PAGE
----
Strapped for cash? Just eat cereal for dinner!

I know a lot of people are doing it tough at the moment thanks to increasing financial pressures. And for those struggling with the cost of groceries, they would do well to lower costs by eating “cereal for dinner”.

As the CEO of Kellogg’s, Steve Cahillane, explained, “Cereal for dinner is something that is probably more on trend now, and we would expect [it] to continue as that consumer is under pressure.”

If what I have just said has provoked some rage in you, you would be joining the many outraged people who heard these words spoken by the multimillionaire CEO of cereal company, Kellogg’s (not by me!).

People have taken his comments to be a twist on ‘Let them eat cake’. Now it’s ‘Let them eat cereal’, or ‘Let them eat flakes’ (while I get my bonus for the year because of the increased sales).

Now where did he go wrong? Cereal can be a cheaper meal, just ask any uni student who alternatives between two-minute noodles and cereal for dinner. So what did he do to evoke outrage and criticism?

He failed to consider other perspectives and how his audience might receive what he was saying – to the point that when he was questioned about his comments, he stood by them without assessing what would make them questionable.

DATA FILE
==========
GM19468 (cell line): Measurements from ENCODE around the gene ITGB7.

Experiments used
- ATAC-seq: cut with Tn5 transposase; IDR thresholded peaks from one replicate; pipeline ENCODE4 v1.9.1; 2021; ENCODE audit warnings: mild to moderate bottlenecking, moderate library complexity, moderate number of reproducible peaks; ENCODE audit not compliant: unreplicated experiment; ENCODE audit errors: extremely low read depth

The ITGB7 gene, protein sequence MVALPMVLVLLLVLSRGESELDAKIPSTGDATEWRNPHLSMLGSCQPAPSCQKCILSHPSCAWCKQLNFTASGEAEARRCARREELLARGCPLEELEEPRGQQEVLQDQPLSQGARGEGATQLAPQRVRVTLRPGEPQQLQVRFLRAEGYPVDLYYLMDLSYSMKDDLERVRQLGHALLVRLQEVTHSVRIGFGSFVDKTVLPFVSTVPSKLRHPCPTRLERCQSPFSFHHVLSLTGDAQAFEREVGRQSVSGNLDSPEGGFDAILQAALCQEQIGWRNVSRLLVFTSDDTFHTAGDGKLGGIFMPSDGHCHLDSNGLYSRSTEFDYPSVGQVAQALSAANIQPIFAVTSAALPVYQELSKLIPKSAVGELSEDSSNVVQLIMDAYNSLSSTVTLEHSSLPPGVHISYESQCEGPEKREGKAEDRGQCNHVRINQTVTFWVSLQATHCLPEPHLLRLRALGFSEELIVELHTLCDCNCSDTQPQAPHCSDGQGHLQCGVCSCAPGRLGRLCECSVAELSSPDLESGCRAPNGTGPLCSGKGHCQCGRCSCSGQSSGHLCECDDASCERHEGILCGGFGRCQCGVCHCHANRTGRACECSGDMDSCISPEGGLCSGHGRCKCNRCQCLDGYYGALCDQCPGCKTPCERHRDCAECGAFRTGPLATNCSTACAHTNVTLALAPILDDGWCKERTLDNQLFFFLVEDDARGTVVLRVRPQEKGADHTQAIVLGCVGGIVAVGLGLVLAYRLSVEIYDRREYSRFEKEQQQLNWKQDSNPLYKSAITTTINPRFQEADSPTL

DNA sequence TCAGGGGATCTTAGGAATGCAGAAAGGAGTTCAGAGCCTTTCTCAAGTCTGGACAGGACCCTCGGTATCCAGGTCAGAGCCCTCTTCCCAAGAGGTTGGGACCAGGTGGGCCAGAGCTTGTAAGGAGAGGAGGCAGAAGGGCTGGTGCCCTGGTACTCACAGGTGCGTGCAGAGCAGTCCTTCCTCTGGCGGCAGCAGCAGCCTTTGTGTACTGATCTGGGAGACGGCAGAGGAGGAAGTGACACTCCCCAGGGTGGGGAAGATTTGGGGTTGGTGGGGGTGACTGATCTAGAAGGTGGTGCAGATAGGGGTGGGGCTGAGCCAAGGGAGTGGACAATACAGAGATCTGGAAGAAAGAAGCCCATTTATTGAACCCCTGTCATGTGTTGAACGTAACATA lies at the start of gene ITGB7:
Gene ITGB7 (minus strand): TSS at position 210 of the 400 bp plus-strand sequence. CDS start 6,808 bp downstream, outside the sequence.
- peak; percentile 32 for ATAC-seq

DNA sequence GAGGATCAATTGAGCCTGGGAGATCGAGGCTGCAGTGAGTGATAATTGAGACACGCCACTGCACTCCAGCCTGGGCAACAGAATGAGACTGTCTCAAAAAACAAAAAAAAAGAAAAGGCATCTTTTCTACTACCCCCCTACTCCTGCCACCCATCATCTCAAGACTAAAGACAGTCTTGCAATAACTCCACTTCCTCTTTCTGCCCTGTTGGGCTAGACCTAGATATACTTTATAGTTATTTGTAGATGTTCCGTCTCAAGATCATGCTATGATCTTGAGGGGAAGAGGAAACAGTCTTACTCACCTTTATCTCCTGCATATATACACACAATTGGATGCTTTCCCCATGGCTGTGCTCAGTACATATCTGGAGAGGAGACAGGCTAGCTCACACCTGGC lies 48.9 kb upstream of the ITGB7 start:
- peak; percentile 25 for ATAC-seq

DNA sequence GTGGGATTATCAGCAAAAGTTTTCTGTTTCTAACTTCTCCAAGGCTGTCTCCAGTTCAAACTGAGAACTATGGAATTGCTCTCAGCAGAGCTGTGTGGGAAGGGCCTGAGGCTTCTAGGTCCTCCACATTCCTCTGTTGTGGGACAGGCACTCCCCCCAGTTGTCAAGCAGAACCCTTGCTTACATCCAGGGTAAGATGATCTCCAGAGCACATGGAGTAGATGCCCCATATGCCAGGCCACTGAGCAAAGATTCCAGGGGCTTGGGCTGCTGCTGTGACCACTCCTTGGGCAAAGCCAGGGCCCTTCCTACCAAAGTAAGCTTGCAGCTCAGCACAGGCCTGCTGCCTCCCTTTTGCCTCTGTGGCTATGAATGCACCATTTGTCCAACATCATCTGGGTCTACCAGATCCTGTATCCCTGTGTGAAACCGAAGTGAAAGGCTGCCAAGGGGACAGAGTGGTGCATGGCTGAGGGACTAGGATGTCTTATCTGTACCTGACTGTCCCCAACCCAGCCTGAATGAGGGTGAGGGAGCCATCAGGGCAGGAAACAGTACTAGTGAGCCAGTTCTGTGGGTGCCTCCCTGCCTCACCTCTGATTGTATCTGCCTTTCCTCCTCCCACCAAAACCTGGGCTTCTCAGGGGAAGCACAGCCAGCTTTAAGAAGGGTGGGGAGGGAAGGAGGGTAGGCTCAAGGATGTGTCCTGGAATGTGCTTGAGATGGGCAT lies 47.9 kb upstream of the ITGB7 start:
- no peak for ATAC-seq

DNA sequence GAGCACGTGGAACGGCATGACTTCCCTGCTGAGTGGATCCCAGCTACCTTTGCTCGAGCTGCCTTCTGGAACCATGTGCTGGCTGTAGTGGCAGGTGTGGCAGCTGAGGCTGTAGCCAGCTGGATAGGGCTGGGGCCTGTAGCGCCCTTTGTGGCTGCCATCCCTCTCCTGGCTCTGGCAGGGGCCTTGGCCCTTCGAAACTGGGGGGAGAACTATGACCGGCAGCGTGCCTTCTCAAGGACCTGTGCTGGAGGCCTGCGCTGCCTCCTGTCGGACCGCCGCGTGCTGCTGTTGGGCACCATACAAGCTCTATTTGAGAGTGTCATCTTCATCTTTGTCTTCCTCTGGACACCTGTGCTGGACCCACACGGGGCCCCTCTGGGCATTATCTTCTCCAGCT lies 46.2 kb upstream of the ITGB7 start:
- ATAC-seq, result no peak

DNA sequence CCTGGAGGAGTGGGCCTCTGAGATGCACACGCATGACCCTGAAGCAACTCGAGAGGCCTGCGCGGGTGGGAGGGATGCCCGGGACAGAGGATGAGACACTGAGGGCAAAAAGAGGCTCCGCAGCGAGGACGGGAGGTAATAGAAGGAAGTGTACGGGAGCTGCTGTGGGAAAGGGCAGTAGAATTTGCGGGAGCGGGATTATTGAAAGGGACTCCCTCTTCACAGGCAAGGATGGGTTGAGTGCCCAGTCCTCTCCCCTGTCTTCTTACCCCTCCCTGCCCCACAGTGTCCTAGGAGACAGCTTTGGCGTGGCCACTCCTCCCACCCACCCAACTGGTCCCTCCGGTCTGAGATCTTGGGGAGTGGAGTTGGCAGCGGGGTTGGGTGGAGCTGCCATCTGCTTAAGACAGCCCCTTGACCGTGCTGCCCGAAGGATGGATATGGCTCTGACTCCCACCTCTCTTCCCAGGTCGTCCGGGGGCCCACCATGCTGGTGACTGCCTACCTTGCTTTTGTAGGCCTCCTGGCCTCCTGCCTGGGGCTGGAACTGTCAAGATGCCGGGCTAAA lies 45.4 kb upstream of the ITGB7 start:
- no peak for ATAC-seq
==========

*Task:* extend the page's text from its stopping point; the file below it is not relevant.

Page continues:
Is a millionaire giving simplistic advice to someone struggling financially, going to be received well? Immediately you have a context that changes the meaning of what you say. So that what you say is not received in the way you intended or expected. 

And are you in a position to be giving advice on something you are not an expert in, e.g. is he an expert in making ends meet? People don’t see him as that. So he shouldn’t be entering that territory where he doesn’t have expertise or experience to comment. 

And given his position as one who benefits financially from people choosing cereal for dinner, and given his economic status, he should leave this to someone else to share – especially given that this is a sore point that comes with great emotions. 

People who are experiencing financial hardship do not feel matter-of-fact about needing to settle for less in order to make ends meet. And so hearing someone speak about it in a matter-of-fact way and with a simile, lacks perceived empathy. And for that person to also be far removed from financial hardship themselves, it is jarring.

As author Art Mortel said: “Whenever I’m losing at chess, I consistently succeed if I get up and stand behind my opponent and see the board from his side. Then I start to discover the stupid moves I’ve made because I can see it from his viewpoint.”

Steve Cahillane would have done well to do the same – although trying to understand the cost of living crisis as a multi-millionare might be a step of empathy too far. 

So instead of ‘let them eat cereal’, this CEO is being told to eat his words.

If you’re looking for an impactful way to communicate a message with your audience, get in touch with Pure Public Relations to discuss how we can help you.

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